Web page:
Turkey’s parliament Thursday approved Ankara’s plans to send troops to Libya at the request of the UN-backed Government of National Accord (GNA), which has been struggling to overcome a military takeover by forces of retired General Khalifa Haftar, backed by Egypt, UAE and Russia.
The resolution was approved by 325 out of 509 parliamentarians. The text states that developments in Libya pose a threat to the region and asks for permission to deploy Turkish forces to foreign countries to intervene in conflicts outside the borders of Turkey for a period of one year, Daily Sabah reports.
The resolution was prepared last week after the GNA officially requested Turkey’s military intervention late last month in view of countering the ongoing military offensive by Haftar forces to seize the Libyan capital over allegation that the GNA is controlled by militias and terror groups.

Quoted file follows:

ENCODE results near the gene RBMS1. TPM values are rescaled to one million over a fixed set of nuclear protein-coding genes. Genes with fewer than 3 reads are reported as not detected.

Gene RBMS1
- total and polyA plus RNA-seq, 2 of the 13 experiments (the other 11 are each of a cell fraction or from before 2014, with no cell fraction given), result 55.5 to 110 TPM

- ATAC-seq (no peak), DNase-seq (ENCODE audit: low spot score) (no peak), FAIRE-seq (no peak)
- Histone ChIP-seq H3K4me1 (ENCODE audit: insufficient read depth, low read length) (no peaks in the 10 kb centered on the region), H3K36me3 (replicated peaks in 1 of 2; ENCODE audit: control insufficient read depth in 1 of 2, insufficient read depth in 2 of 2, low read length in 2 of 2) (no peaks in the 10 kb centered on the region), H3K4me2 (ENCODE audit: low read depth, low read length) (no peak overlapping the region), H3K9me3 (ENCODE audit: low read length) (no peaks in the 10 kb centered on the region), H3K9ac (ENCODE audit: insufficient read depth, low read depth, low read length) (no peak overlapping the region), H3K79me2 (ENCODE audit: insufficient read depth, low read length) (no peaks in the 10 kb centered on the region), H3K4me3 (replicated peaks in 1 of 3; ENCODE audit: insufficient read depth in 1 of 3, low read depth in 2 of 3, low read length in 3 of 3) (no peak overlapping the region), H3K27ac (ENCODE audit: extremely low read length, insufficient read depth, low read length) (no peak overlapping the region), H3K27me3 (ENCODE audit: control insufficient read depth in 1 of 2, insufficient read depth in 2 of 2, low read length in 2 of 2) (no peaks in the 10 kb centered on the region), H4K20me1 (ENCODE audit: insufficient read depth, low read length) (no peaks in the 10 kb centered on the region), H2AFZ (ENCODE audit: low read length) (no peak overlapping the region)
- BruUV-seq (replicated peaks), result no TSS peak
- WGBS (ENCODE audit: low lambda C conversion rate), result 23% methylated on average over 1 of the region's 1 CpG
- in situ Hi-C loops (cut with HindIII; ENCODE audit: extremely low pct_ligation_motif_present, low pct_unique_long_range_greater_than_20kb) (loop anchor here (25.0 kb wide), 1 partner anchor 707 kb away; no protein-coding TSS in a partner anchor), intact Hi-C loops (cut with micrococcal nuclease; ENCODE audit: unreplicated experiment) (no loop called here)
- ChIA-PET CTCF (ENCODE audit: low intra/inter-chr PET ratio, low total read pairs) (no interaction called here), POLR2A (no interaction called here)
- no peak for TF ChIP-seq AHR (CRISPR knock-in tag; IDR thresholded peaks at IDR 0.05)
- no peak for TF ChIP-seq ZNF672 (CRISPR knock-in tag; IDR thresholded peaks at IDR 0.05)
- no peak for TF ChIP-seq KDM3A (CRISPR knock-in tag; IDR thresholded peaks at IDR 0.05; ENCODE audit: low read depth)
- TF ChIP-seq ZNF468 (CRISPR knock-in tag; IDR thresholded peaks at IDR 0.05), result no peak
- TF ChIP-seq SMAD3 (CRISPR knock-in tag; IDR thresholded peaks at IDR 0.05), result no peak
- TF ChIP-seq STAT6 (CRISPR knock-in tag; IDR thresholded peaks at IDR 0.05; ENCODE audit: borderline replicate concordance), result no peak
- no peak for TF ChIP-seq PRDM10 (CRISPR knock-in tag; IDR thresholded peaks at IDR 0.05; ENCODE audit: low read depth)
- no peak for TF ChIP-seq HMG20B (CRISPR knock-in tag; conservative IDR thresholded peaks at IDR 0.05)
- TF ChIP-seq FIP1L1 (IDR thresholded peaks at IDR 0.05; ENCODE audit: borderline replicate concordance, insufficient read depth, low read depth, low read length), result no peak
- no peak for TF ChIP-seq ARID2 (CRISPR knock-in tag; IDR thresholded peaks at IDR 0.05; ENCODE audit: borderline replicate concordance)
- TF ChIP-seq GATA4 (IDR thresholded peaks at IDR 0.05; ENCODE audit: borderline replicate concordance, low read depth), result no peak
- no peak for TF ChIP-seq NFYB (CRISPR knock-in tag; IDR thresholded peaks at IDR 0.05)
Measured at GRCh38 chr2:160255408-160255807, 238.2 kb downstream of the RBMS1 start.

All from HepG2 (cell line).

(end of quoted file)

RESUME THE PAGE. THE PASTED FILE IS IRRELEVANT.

The request by the GNA came in the framework of Nov.27 security and maritime agreement between the GNA and Ankara.
Under the security aspect, the deal allows Turkey to provide military training and equipment at the request of the Libyan government.
The agreement met with several rejections including the Arab League, Greece and Israel.
The mandate given Thursday will allow Turkey to help the GNA also combat Daesh, al-Qaida and other terrorist organizations or illegal armed groups as well as illegal migration and human trafficking. Turkish soldiers will deliver humanitarian aid to the Libyan people and protect and defend Turkey’s threatened interests, the resolution states.